CLP Environmental Hazards

There are only a few environmental hazards from chemicals covered by CLP-GHS, which are:

  • short term (acute) aquatic toxicity
  • long term (chronic) aquatic toxicity

Aquatic toxicity covers hazards to fish, aquatic invertebrates, and aquatic plants.

Strictly speaking, hazards to the ozone layer are classed as “other hazards” under CLP, but for practical purposes we have included them in the Environment category in the CLP Knowledgebase.

This means that a great many environmental effects have not been covered in GHS-CLP, including hazards to:

  • birds
  • bees and other insects
  • worms, mites and other soil organisms
  • mammals
  • reptiles
  • terrestrial plants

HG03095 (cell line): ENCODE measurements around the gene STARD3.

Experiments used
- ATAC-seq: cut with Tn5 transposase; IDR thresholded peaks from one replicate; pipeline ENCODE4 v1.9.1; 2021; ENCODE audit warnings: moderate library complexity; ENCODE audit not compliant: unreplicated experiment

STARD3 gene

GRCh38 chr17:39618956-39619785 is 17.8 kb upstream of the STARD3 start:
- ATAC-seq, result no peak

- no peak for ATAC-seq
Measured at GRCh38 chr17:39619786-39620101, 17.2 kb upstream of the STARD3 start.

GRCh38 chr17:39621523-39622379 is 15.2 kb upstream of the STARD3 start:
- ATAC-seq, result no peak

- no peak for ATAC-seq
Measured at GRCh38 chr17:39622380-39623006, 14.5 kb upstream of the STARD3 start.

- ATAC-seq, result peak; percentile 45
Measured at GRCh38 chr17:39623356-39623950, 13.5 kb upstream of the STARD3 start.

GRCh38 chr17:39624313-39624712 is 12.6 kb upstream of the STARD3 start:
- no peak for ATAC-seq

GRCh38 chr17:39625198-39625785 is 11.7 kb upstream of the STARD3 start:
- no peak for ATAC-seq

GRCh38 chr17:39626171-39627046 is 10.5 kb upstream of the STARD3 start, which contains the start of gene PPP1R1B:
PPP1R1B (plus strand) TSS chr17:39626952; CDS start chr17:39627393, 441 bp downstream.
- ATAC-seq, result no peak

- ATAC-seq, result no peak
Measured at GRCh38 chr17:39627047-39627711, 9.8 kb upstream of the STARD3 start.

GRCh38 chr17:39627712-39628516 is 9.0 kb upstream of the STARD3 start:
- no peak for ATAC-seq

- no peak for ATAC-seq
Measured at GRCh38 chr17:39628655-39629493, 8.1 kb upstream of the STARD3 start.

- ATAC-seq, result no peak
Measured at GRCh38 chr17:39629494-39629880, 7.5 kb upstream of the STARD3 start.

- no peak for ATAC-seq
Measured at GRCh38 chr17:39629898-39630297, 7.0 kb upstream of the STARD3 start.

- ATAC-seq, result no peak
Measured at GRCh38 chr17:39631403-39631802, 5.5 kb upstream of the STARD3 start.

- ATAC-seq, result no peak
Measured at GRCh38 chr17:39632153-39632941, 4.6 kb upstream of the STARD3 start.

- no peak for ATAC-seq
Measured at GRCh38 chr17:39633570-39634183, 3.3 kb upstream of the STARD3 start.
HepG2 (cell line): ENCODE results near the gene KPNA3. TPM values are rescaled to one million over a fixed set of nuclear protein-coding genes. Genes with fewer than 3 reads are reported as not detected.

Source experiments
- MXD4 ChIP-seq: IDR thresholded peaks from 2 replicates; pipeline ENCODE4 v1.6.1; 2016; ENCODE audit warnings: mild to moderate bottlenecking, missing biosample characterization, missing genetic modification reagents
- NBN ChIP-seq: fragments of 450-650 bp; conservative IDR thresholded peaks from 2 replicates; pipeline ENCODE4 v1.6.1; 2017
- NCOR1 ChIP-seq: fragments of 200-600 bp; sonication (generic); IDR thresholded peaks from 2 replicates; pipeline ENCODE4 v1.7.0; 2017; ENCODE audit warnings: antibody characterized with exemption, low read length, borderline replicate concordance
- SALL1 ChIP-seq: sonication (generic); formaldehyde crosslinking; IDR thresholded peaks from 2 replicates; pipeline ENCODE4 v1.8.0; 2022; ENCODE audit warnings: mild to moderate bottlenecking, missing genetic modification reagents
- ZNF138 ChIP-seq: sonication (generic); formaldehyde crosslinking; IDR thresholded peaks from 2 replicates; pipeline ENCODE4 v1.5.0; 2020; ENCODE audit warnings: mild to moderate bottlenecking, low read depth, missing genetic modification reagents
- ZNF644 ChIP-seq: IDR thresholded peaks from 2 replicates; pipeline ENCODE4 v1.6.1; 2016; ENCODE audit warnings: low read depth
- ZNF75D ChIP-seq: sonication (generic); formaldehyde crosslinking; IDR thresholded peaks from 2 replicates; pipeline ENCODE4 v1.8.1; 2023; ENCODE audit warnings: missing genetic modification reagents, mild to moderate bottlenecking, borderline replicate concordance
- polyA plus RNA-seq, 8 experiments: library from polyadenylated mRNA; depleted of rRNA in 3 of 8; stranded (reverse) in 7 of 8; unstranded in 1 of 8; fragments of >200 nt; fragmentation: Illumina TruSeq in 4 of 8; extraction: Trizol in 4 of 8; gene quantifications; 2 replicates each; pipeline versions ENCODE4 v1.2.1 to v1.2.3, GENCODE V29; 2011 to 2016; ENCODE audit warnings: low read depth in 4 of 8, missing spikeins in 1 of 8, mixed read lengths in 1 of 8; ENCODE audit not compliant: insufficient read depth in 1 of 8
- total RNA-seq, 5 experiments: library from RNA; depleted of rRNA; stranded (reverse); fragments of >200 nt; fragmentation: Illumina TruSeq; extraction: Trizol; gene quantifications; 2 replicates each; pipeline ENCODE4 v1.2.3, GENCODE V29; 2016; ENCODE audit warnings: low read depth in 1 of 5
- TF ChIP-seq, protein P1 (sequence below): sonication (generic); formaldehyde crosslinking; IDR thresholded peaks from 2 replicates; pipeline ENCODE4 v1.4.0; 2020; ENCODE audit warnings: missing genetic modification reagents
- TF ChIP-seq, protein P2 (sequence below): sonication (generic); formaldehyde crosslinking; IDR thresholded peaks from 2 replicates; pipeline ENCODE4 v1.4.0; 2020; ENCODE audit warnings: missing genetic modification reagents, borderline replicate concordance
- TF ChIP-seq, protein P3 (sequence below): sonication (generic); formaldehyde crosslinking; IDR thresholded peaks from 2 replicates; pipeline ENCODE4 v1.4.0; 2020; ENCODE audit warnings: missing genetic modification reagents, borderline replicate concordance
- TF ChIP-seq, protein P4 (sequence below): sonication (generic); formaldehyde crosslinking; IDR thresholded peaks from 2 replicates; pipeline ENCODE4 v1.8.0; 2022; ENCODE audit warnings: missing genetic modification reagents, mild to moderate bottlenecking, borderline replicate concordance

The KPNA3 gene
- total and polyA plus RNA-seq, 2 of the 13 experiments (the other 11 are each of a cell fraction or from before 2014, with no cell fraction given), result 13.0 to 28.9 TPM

In effect, only the water environment is included in CLP-GHS, and species living on or in land and air environments are ignored (apart from harm to the ozone layer).  However, tests on other ecosystem plants and animals may be required under REACH, so if you need this data it may be available for substances which have gone through REACH registration.

There are the three basic “trophic levels”, that is “feeding levels” in the aquatic ecosystem: plants, which are the producers, creating energy from sunlight; primary consumers, such as invertebrates who feed on the plants; and secondary consumers, who feed on the primary consumers.  By including all three trophic levels in aquatic toxicity, the effects of a substance on the whole aquatic ecosystem can be summarised.

Trophic (feeding) levels in the aquatic environment (click on image to enlarge it).

Environmental hazards (click on image to enlarge it).

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